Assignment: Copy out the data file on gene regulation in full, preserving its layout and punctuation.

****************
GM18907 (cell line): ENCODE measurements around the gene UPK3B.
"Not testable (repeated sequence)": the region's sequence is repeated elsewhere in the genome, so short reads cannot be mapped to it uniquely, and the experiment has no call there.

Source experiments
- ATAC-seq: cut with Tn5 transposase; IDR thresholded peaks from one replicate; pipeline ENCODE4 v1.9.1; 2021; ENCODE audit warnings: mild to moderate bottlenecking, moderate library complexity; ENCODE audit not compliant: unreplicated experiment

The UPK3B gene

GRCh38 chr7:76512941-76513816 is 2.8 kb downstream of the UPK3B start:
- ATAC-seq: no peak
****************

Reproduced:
GM18907 (cell line): ENCODE measurements around the gene UPK3B.
"Not testable (repeated sequence)": the region's sequence is repeated elsewhere in the genome, so short reads cannot be mapped to it uniquely, and the experiment has no call there.

Source experiments
- ATAC-seq: cut with Tn5 transposase; IDR thresholded peaks from one replicate; pipeline ENCODE4 v1.9.1; 2021; ENCODE audit warnings: mild to moderate bottlenecking, moderate library complexity; ENCODE audit not compliant: unreplicated experiment

The UPK3B gene

GRCh38 chr7:76512941-76513816 is 2.8 kb downstream of the UPK3B start:
- ATAC-seq: no peak